A science team from Arizona State University, in collaboration with federal partners, has completed the first statewide analysis of freshwater bodies in Minnesota, finding widespread evidence of the presence of active ingredients of personal care products in Minnesota lakes, streams and rivers.
These products are a billion dollar industry and can be found in antimicrobial soaps, disinfectants, and sanitizers to scrub our hands and clean countertops. Hundreds of antimicrobial products are sold in the U.S., many marketed with efficacy claims that remain elusive due to the short duration of the average consumer’s handwashing practices. The fate of these products can be traced from home use to sewers to wastewater treatment plants to eventually, downstream bodies of water.
The research team focused on two active ingredients found prominently in anti-bacterial soaps — triclosan and triclocarban — which have come under scrutiny by the EPA and FDA due to their environmental and human health concerns. These compounds persist for decades in the environment, and both triclocarban and triclosan are among the top ten pharmaceuticals and personal care products most frequently found in the environment and in U.S. drinking water resources.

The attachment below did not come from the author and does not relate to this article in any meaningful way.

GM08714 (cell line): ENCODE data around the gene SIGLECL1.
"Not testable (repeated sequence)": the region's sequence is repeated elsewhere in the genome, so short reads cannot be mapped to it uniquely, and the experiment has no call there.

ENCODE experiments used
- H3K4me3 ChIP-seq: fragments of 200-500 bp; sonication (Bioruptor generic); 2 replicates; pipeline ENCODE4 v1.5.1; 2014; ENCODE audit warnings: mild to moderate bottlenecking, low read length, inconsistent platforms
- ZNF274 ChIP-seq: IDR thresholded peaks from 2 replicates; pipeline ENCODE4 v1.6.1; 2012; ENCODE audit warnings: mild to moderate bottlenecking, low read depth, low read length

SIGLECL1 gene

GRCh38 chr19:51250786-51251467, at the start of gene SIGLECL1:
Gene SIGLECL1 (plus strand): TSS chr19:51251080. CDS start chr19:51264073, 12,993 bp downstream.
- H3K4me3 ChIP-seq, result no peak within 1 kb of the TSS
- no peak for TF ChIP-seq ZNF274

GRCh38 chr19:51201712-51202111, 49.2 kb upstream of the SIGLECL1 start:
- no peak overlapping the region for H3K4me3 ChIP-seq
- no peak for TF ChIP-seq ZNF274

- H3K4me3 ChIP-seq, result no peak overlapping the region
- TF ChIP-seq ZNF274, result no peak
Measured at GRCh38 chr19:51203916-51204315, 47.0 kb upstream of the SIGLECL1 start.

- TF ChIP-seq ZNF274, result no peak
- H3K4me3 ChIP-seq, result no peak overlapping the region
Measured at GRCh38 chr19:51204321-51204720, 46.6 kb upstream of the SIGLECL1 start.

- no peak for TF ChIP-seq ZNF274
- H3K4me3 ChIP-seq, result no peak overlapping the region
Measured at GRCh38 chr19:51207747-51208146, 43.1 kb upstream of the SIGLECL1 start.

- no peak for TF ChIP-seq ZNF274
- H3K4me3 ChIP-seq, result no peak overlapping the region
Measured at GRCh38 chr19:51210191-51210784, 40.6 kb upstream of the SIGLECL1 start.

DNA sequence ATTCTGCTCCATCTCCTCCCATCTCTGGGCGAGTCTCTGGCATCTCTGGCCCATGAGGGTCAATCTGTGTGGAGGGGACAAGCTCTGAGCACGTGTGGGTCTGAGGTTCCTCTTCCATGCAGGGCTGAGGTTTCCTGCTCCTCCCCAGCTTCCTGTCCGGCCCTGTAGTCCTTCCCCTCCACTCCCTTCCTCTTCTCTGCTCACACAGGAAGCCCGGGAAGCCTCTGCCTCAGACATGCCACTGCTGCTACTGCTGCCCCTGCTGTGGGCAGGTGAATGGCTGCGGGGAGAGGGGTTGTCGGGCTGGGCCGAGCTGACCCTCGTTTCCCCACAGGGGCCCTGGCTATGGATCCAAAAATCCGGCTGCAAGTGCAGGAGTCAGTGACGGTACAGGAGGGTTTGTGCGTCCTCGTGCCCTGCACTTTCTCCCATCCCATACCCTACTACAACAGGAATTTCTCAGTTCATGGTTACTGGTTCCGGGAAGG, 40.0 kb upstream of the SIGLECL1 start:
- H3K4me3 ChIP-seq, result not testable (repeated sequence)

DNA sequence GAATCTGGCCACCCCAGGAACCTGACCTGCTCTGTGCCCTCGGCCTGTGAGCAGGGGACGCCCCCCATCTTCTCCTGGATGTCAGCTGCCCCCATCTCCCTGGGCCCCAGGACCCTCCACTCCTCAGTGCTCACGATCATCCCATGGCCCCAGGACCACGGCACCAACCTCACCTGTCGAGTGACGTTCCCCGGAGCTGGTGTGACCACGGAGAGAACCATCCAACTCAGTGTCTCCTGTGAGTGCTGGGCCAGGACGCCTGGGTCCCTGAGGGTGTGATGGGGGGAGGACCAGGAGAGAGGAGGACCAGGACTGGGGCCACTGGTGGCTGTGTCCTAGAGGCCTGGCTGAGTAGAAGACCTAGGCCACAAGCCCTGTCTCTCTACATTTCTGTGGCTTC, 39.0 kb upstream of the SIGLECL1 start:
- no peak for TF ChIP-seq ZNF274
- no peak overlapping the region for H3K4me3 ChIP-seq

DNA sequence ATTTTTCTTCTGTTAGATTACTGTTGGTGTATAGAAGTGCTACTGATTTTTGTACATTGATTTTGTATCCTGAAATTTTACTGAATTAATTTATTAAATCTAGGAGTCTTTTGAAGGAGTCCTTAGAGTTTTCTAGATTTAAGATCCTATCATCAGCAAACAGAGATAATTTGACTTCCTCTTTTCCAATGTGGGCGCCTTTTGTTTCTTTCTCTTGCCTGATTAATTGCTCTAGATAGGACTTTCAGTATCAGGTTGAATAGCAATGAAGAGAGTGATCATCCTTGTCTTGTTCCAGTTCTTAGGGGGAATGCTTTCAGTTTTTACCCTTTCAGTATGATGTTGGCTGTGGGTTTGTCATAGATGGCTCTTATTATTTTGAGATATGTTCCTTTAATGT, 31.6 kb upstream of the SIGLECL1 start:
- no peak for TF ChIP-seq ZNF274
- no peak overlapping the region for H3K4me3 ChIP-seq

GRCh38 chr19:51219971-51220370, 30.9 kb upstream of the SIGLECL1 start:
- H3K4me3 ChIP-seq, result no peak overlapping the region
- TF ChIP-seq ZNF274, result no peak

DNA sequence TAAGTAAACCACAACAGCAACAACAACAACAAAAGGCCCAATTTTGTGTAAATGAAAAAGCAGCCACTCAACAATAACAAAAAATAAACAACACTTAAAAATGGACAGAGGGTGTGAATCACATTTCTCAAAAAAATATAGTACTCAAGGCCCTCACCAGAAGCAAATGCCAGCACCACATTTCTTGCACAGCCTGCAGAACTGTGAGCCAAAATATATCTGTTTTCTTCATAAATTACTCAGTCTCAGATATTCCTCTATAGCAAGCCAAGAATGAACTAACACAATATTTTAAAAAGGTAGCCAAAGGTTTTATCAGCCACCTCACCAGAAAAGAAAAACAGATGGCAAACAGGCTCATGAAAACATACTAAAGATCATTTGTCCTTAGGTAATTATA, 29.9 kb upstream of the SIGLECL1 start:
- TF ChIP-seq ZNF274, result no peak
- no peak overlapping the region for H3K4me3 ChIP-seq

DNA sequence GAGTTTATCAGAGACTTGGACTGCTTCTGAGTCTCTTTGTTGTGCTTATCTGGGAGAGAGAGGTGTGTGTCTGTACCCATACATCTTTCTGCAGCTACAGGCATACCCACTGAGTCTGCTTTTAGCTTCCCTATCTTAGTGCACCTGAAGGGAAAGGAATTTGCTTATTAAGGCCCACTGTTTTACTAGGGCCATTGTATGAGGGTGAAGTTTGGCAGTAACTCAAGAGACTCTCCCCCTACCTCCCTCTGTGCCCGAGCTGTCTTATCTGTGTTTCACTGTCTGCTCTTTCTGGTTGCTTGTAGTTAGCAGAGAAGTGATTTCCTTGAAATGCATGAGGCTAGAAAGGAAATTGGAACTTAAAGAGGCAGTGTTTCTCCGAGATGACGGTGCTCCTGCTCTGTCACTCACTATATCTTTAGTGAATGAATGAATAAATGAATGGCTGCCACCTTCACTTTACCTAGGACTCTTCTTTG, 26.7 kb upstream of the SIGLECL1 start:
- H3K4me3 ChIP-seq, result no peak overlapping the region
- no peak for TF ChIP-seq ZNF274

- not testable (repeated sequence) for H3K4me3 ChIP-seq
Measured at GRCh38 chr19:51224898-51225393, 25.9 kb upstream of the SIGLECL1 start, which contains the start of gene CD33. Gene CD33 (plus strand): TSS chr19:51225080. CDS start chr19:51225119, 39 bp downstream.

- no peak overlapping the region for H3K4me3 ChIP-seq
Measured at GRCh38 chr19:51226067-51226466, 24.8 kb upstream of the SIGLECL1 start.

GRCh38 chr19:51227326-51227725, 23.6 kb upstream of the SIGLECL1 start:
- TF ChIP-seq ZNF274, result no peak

“This study underscores the extent to which additives of antimicrobial consumer products are polluting freshwater environments in the U.S.; it also shows natural degradation processes to be too slow to counter the continuous environmental release of these endocrine disrupting chemicals,” said Halden, director of Environmental Security at the Biodesign Institute and professor in the Ira A. Fulton School of Sustainable Engineering and the Built Environment. Halden’s research focuses on the interconnectedness of the water cycle and human health, with specialemphasis on the role of artificial products and human lifestyle choices on environmental quality.
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